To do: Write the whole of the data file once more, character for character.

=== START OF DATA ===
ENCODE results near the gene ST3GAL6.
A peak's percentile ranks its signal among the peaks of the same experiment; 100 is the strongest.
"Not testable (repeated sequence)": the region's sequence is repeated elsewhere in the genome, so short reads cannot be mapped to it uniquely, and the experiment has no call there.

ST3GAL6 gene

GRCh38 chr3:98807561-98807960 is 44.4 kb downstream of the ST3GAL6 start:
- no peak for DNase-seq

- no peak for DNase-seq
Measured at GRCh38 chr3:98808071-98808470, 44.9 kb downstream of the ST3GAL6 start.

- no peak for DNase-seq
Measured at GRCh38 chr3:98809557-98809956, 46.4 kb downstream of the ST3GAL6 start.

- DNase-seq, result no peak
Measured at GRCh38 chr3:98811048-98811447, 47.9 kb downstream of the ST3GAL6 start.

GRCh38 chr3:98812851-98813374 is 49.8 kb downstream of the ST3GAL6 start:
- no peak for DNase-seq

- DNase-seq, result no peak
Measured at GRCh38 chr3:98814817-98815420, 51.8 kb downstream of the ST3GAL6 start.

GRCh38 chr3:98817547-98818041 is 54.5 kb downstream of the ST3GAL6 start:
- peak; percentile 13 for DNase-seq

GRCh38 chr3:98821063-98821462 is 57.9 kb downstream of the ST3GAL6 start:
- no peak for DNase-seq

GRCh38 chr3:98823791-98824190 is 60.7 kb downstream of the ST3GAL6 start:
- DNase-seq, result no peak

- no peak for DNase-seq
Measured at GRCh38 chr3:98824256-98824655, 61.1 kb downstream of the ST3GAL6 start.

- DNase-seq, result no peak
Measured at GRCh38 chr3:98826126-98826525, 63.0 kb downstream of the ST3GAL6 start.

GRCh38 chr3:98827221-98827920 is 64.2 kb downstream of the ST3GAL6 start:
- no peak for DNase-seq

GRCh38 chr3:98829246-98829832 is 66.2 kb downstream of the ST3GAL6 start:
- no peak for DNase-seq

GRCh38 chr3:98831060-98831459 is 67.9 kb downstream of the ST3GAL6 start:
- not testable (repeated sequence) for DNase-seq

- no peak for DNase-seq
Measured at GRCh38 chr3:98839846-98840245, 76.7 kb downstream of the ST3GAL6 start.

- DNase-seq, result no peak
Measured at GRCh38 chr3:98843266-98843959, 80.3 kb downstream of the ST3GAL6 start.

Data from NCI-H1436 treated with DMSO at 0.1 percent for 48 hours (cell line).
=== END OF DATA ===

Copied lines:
ENCODE results near the gene ST3GAL6.
A peak's percentile ranks its signal among the peaks of the same experiment; 100 is the strongest.
"Not testable (repeated sequence)": the region's sequence is repeated elsewhere in the genome, so short reads cannot be mapped to it uniquely, and the experiment has no call there.

ST3GAL6 gene

GRCh38 chr3:98807561-98807960 is 44.4 kb downstream of the ST3GAL6 start:
- no peak for DNase-seq

- no peak for DNase-seq
Measured at GRCh38 chr3:98808071-98808470, 44.9 kb downstream of the ST3GAL6 start.

- no peak for DNase-seq
Measured at GRCh38 chr3:98809557-98809956, 46.4 kb downstream of the ST3GAL6 start.

- DNase-seq, result no peak
Measured at GRCh38 chr3:98811048-98811447, 47.9 kb downstream of the ST3GAL6 start.

GRCh38 chr3:98812851-98813374 is 49.8 kb downstream of the ST3GAL6 start:
- no peak for DNase-seq

- DNase-seq, result no peak
Measured at GRCh38 chr3:98814817-98815420, 51.8 kb downstream of the ST3GAL6 start.

GRCh38 chr3:98817547-98818041 is 54.5 kb downstream of the ST3GAL6 start:
- peak; percentile 13 for DNase-seq

GRCh38 chr3:98821063-98821462 is 57.9 kb downstream of the ST3GAL6 start:
- no peak for DNase-seq

GRCh38 chr3:98823791-98824190 is 60.7 kb downstream of the ST3GAL6 start:
- DNase-seq, result no peak

- no peak for DNase-seq
Measured at GRCh38 chr3:98824256-98824655, 61.1 kb downstream of the ST3GAL6 start.

- DNase-seq, result no peak
Measured at GRCh38 chr3:98826126-98826525, 63.0 kb downstream of the ST3GAL6 start.

GRCh38 chr3:98827221-98827920 is 64.2 kb downstream of the ST3GAL6 start:
- no peak for DNase-seq

GRCh38 chr3:98829246-98829832 is 66.2 kb downstream of the ST3GAL6 start:
- no peak for DNase-seq

GRCh38 chr3:98831060-98831459 is 67.9 kb downstream of the ST3GAL6 start:
- not testable (repeated sequence) for DNase-seq

- no peak for DNase-seq
Measured at GRCh38 chr3:98839846-98840245, 76.7 kb downstream of the ST3GAL6 start.

- DNase-seq, result no peak
Measured at GRCh38 chr3:98843266-98843959, 80.3 kb downstream of the ST3GAL6 start.

Data from NCI-H1436 treated with DMSO at 0.1 percent for 48 hours (cell line).